Napoleon III declared war on Prussia on July 19, 1870, because his advisers told him they could defeat the German army and that such a victory would restore his declining popularity in France. French generals believed that reorganizing their militaries in 1866 made their army superior to the Germans’. For Bismarck, the war with France was an opportunity to unite the North German Confederation with the south German states and build a strong German Empire.

Napoleon III was captured by the Germans during the decisive battle of Sedan, fought around the town in northern France. The news of the emperor’s capture sparked an explosion in Paris; the legislative assembly was dissolved, and France was declared a republic. By the end of September, the Germans had taken Strasbourg and surrounded France’s capital city, which they then bombarded mercilessly for several months. The French government was forced to open negotiations for surrender on January 19, 1871. Germany was unified one day earlier than France, if humiliated the French, when Wilhelm I of Prussia have crowned emperor of the new German state, in the sumptuous Hall of Mirrors, at the Palace of Versailles, in Paris.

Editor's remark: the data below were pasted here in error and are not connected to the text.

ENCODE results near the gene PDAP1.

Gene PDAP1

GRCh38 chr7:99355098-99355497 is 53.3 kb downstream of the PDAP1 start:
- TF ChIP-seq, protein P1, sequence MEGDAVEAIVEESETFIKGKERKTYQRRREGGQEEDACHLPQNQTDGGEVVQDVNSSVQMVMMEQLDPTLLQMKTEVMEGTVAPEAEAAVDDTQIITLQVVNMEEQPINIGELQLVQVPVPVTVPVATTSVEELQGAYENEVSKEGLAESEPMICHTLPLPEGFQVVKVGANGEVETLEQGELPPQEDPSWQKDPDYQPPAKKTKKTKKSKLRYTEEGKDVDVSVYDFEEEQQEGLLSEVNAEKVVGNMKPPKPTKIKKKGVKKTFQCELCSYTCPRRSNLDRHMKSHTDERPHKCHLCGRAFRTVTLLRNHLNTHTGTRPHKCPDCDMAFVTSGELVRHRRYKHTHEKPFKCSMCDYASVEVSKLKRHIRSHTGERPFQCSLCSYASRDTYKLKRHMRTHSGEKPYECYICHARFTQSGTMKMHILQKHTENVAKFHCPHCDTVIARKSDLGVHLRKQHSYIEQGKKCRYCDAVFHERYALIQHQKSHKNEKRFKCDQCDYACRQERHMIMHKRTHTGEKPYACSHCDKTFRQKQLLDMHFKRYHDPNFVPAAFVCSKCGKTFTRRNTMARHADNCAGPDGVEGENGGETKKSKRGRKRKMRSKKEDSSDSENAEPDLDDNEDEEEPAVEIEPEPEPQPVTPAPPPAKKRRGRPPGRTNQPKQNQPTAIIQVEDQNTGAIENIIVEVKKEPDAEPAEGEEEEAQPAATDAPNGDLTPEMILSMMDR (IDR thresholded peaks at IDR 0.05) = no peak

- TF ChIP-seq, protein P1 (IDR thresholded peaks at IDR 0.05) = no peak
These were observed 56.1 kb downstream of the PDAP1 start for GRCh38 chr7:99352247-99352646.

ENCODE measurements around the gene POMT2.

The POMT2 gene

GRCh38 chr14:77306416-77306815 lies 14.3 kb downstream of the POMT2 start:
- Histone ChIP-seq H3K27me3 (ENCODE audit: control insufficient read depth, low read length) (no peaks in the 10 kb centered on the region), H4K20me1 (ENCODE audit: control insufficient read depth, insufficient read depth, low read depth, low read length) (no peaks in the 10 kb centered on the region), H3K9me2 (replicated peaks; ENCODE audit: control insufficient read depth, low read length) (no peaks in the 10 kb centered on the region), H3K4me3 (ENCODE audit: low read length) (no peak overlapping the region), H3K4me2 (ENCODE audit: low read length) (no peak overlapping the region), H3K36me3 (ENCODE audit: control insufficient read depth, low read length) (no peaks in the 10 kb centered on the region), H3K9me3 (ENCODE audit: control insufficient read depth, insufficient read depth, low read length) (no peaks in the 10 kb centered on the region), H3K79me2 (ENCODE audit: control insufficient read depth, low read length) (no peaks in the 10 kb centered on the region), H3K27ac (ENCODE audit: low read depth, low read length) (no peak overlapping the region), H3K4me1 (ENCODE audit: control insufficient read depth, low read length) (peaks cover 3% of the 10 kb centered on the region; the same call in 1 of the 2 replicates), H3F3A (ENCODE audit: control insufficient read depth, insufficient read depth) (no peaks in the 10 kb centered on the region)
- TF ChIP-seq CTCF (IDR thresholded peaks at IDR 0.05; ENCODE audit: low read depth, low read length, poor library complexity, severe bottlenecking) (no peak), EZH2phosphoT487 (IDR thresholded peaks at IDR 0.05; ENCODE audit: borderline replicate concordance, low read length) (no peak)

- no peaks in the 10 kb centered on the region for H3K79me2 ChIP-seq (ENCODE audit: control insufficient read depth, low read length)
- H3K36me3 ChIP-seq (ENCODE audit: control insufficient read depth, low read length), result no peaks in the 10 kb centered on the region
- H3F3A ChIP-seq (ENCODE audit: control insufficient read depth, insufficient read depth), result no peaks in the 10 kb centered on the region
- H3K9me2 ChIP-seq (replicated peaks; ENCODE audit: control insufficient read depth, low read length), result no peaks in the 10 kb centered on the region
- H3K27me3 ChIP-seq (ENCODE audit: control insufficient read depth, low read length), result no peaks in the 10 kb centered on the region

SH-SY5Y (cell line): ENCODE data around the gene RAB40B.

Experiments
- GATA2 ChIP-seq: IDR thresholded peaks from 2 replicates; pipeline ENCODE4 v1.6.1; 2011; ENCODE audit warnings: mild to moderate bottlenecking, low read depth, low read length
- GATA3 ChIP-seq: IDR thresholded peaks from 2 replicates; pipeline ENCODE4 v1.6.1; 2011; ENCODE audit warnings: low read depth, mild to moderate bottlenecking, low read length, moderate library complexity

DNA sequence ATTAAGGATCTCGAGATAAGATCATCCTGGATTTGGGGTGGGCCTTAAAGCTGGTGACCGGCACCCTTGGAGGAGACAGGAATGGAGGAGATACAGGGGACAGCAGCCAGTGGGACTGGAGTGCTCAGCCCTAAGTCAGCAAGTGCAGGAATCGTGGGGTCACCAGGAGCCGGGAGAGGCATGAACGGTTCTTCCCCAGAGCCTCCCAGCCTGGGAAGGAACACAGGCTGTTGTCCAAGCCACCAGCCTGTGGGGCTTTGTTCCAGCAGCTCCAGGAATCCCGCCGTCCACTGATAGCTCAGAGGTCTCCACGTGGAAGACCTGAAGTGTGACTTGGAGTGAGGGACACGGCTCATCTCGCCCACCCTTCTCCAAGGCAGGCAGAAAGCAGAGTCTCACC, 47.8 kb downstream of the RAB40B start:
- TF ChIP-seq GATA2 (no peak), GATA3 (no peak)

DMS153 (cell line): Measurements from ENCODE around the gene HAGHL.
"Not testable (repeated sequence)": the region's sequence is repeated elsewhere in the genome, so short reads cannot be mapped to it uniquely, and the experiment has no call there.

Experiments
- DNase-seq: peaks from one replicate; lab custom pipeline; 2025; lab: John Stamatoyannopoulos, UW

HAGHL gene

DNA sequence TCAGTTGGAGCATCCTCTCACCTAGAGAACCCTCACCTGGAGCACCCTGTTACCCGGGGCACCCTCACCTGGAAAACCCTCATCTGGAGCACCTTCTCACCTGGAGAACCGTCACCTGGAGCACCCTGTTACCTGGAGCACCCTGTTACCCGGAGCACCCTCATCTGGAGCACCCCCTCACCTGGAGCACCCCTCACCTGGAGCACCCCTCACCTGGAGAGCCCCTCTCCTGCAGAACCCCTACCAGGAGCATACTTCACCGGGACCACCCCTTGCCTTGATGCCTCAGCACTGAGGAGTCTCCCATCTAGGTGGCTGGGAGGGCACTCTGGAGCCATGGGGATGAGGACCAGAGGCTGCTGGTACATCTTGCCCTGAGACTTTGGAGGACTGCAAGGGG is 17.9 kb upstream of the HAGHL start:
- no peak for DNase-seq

Treaty of Frankfurt

Germans gained control of Alsace (excluding Belfort) and Lorraine under the final treaty signed at Frankfurt am Main on May 10, 1871. France had to pay an indemnity of five billion francs as well. In September 1873, the German troops left France after the debt was fully settled. As a result of the Franco-Prussian War and the subsequent German occupation, the French began to feel more and more at odds with Germany, which was technologically and industrially advanced and had built the most powerful land armies on the continent at the beginning of the 20th century. After 12 months of rivalry and rivalry, this rivalry would culminate in the world’s most devastating conflict in 1914, as France, the Allies, and Germany faced off against Germany and the Central Powers.